Volume 79, Number 02 | June 17 - 23, 2009
West and East Village, Chelsea, Soho, Noho, Little Italy, Chinatown and Lower East Side, Since 1933

Mixed Use

By Patrick Hedlund

New D.O.B. rule extended

The Department of Buildings’ new plan for the length of the public review process regarding building-permit applications has been extended to 45 days after the city agency initially proposed a 30-day challenge period.

The new regulations will take effect on July 13, and “the reforms will give New Yorkers a stronger voice in the development of neighborhoods, create greater transparency, and clarify the process for the public and for developers,” D.O.B. Commissioner Robert LiMandri said in a statement.

Under the new initiative, architects and engineers will be required to submit a diagram of any new proposed building or major enlargement for the public to view the development’s size and scale before construction can proceed. After D.O.B. determines that the application complies with zoning regulations, the diagrams will be posted online for a 45-day review period. The current process has no formal time frame.

“New Yorkers have a right to know what’s being built in their neighborhood, and now they can easily find out by visiting our Web site,” LiMandri said in the statement. “This new, easy-to-read diagram opens the doors to the construction process like never before and will give more certainty to the community and developers on the future of any project in the city.”

However, some who were critical of the original proposal still doubt the process will prove effective.

“The bad news…is that D.O.B. did not address the myriad other issues we (and many others) raised about how the rule could actually shield inappropriate developments from challenge rather than help ensure that they are caught, as D.O.B. claims the rule change will do,” Andrew Berman, Greenwich Village Society for Historic Preservation executive director, said in an e-mail. “We fear that in many more cases, this may force members of the public to file a [Board of Standards and Appeals] case if they want to challenge the granting of a permit, as opposed to being able to bring it to D.O.B.”

Berman questioned the new rule’s effectiveness, explaining that B.S.A. cases are expensive and time consuming, and often not settled until after buildings are largely or entirely constructed.

Also on the offensive was Queens Councilmember and mayoral candidate Tony Avella, who denounced the plan as “shameful.”

“While Mayor Mike Bloomberg and D.O.B. Commissioner LiMandri are claiming that this will empower the public with greater oversight over new developments, they could not be further from the truth,” Avella said. “The implementation of any comment period, whether it is 30 or 45 days, will actually diminish the ability of residents to contest new construction by creating a de-facto statute of limitations to challenge a new development. In effect, this procedure will only benefit unscrupulous developers who will simply wait out the clock to avoid community challenges. As a result, I demand D.O.B. scrap this plan!”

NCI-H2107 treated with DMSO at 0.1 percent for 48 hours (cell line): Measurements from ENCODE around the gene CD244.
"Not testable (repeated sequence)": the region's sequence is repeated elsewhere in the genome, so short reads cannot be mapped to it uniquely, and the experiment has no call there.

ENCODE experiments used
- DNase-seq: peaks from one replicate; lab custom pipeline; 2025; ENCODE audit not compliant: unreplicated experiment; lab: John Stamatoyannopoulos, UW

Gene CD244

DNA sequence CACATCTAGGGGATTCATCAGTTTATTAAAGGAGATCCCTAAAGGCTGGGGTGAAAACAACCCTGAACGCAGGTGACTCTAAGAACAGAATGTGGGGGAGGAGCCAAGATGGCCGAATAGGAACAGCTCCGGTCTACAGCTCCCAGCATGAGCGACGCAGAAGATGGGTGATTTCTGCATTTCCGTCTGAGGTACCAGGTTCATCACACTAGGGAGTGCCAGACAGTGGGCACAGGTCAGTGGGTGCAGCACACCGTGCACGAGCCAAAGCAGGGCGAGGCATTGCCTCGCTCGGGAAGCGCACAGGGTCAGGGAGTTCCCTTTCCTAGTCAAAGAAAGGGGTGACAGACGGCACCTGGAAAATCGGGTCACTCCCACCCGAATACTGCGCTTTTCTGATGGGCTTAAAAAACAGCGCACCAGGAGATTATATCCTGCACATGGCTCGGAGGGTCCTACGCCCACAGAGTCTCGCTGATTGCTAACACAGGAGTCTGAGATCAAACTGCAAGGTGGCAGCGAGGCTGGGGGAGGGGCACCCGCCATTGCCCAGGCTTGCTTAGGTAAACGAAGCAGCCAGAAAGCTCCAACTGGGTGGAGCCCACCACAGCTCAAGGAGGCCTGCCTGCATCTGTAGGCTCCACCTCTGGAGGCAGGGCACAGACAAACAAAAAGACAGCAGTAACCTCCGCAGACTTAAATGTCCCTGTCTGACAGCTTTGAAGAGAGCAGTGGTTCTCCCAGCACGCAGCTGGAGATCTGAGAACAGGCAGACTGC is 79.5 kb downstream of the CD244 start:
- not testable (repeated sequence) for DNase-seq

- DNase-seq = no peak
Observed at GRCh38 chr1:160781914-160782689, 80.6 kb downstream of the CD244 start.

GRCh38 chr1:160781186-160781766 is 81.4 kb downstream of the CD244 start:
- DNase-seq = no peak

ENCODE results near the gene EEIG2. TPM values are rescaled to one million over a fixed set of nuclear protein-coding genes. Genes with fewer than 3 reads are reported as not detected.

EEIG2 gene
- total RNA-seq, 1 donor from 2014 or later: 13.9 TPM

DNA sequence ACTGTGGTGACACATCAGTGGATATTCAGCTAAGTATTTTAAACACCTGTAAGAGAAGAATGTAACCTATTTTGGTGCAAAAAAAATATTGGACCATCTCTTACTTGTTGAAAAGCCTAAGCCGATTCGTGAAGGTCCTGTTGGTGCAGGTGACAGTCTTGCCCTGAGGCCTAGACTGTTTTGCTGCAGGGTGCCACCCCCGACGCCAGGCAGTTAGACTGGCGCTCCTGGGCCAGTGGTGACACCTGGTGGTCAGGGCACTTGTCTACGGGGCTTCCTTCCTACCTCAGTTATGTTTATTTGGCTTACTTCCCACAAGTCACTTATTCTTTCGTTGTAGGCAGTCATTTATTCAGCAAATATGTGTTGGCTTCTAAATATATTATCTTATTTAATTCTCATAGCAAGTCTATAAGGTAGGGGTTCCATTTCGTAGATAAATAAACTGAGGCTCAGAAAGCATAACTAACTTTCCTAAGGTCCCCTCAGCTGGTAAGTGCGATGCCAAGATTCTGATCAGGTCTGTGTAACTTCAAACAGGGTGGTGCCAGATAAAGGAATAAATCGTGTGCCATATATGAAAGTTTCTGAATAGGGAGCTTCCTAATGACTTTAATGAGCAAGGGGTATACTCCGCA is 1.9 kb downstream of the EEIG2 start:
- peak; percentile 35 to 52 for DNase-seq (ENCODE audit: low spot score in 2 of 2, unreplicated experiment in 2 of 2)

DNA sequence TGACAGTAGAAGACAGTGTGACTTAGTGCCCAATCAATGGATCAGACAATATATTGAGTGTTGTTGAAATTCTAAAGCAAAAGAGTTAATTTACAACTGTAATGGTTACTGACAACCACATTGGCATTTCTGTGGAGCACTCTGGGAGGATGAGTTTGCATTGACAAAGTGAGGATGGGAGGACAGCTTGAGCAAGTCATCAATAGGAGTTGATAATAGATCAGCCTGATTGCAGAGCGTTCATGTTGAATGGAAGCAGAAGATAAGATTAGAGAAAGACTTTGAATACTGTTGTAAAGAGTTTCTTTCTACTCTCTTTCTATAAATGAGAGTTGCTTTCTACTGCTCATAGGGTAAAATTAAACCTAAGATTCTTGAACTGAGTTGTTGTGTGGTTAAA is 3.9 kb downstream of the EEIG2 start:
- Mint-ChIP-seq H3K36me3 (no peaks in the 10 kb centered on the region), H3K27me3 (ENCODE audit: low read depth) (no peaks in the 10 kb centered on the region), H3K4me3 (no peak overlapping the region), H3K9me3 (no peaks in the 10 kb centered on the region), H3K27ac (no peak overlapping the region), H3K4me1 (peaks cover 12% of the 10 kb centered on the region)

Getting down to BID’ness

The recently minted Hudson Square Business Improvement District will get to work out of its new offices on Varick St. starting July 1.

The BID — which will serve the area roughly bounded by Houston St. to the north, Canal St. to the south, Sixth Ave. to the east and Greenwich St. to the west — is being headed by new president Ellen Baer.

The improvement district’s offices, at 180 Varick St. near the corner of Charlton St., sit across the street from radio station WNYC’s new headquarters.

The BID will focus on marketing the neighborhood and quality-of-life issues, but will not handle other traditional improvement district duties, such as street cleaning and security. The district’s $1.7 million budget comes from property owners, who pay a fee of about 19 cents per square foot.

“As Hudson Square emerges as the new home for next-generation creative companies, the BID’s goal is to channel the innovation occurring in every building into the public realm,” Baer said.

The BID’s board of directors is comprised of property owners, commercial tenants, an area resident and local elected officials, and is chaired by WNYC President and C.E.O. Laura Walker.

Tobi Bergman, a Hudson Square resident and Community Board 2’s nonvoting representative to the BID, said easing neighborhood traffic will be one of the organization’s main concerns moving forward. The former Printing District’s retail viability and beautifying the streetscape also remain central goals, he said. Bergman did have one gripe, though.

“I wish they would have come up with a better name than Hudson Square,” he lamented of the oft-debated topic of the neighborhood’s name. “It sounds like a shopping mall.”

High honor for high line

Adding to its seemingly endless stream of plaudits, the High Line recently received one of the Society of American Registered Architects’ top honors for innovative design.

As part of the 14th Annual Professional Design Awards, S.A.R.A.’s New York Council presented its Medallion of Honor Award to Friends of the High Line for the nonprofit group’s work on the elevated railway-turned-park.

“Not only did they succeed in preserving an historic structure; they have created a new public ‘park in the sky,’ which has spurred the rezoning of West Chelsea, precipitating its transformation from a barren industrial wayside to a verdant, vibrant and popular cultural, commercial and residential area,” the announcement stated.


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